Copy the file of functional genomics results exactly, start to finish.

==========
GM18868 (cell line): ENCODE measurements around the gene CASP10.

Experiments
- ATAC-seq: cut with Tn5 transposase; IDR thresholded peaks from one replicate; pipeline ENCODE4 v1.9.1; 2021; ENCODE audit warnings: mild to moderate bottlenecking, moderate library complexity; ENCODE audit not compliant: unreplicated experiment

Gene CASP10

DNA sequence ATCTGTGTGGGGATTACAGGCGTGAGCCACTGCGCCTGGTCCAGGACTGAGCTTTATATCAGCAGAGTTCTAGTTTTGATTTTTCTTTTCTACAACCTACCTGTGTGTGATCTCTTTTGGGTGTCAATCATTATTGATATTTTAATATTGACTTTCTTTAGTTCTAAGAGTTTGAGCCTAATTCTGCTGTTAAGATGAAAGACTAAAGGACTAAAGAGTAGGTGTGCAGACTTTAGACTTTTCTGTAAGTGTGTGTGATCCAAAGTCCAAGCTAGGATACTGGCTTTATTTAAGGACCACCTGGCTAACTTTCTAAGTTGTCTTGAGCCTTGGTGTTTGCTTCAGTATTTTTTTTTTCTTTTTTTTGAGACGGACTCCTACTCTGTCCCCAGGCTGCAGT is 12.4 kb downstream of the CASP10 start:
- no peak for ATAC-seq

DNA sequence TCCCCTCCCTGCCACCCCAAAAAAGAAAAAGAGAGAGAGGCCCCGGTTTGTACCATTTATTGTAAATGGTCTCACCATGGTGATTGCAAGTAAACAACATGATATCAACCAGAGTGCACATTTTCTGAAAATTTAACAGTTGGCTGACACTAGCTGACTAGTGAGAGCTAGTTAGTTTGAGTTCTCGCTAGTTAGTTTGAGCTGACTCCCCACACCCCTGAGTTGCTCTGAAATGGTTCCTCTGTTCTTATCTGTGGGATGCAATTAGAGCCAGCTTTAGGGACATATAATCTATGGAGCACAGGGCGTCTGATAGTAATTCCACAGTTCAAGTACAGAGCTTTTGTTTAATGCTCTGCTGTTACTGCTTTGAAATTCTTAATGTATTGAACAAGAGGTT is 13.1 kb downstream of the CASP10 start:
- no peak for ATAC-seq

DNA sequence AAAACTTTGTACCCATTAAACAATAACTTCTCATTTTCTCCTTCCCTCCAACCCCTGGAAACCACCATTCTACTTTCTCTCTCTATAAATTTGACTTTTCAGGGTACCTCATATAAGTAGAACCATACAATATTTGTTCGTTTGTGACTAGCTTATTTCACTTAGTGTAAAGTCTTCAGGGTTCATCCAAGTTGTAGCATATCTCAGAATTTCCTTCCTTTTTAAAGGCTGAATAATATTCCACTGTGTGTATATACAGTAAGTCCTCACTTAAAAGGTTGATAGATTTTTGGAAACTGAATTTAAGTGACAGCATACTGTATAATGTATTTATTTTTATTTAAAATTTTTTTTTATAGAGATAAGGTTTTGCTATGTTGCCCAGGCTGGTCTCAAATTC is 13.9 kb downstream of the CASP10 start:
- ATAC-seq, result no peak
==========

GM18868 (cell line): ENCODE measurements around the gene CASP10.

Experiments
- ATAC-seq: cut with Tn5 transposase; IDR thresholded peaks from one replicate; pipeline ENCODE4 v1.9.1; 2021; ENCODE audit warnings: mild to moderate bottlenecking, moderate library complexity; ENCODE audit not compliant: unreplicated experiment

Gene CASP10

DNA sequence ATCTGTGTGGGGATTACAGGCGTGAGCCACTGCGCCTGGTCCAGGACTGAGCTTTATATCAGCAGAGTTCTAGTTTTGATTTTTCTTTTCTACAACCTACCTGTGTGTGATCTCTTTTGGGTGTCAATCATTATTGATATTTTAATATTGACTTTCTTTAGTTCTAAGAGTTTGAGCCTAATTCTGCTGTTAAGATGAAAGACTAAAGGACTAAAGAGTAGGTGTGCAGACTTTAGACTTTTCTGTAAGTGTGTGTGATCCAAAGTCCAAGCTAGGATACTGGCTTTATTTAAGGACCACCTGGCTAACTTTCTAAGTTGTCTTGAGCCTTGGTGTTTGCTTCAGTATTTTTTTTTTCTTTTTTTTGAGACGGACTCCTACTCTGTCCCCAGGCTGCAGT is 12.4 kb downstream of the CASP10 start:
- no peak for ATAC-seq

DNA sequence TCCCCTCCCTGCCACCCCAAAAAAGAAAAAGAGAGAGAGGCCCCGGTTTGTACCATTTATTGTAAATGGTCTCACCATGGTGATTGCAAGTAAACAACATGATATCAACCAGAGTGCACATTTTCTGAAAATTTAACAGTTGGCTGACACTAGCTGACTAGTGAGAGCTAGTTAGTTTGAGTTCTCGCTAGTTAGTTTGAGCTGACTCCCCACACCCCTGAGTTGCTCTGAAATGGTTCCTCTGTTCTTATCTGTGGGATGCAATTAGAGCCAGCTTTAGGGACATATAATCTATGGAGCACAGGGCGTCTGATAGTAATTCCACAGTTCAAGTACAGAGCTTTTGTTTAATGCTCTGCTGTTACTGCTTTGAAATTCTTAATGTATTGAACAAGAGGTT is 13.1 kb downstream of the CASP10 start:
- no peak for ATAC-seq

DNA sequence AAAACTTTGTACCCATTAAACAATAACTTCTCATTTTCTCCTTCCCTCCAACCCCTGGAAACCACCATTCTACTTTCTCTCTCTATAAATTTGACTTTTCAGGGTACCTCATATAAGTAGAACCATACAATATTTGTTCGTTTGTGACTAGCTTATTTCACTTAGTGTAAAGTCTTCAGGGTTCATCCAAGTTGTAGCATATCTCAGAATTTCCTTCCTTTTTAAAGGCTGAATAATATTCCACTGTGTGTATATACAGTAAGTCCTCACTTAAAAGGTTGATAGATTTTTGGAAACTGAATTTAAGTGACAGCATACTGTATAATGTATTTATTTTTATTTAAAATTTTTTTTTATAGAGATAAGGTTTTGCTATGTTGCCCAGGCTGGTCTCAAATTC is 13.9 kb downstream of the CASP10 start:
- ATAC-seq, result no peak